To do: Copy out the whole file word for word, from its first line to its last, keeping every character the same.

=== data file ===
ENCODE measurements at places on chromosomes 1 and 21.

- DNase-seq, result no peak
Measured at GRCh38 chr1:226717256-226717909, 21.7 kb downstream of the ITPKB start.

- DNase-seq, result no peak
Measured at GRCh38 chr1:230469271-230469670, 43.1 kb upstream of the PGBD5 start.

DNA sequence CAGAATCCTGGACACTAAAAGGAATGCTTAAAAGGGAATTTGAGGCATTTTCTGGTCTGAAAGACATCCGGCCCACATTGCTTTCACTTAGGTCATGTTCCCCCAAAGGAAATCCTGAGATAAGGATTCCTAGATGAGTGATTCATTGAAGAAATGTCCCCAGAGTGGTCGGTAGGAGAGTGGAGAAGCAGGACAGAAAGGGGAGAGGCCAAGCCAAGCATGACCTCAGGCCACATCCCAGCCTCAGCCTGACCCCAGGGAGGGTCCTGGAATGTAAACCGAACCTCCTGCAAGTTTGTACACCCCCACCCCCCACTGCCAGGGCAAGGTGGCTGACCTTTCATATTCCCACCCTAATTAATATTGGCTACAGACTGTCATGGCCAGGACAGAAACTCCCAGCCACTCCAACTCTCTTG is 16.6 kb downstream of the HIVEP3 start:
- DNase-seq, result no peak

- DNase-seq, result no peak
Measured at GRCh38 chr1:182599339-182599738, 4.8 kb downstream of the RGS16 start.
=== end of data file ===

ENCODE measurements at places on chromosomes 1 and 21.

- DNase-seq, result no peak
Measured at GRCh38 chr1:226717256-226717909, 21.7 kb downstream of the ITPKB start.

- DNase-seq, result no peak
Measured at GRCh38 chr1:230469271-230469670, 43.1 kb upstream of the PGBD5 start.

DNA sequence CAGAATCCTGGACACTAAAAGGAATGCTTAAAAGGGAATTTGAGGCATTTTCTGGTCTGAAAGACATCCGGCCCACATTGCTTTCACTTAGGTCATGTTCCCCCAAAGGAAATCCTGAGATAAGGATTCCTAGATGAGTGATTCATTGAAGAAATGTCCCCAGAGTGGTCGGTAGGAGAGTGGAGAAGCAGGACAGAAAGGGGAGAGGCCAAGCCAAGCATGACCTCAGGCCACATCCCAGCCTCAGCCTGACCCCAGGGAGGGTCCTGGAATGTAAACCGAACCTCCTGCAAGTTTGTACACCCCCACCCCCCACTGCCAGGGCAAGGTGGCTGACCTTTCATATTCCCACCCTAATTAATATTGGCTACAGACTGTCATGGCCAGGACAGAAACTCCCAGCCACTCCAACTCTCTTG is 16.6 kb downstream of the HIVEP3 start:
- DNase-seq, result no peak

- DNase-seq, result no peak
Measured at GRCh38 chr1:182599339-182599738, 4.8 kb downstream of the RGS16 start.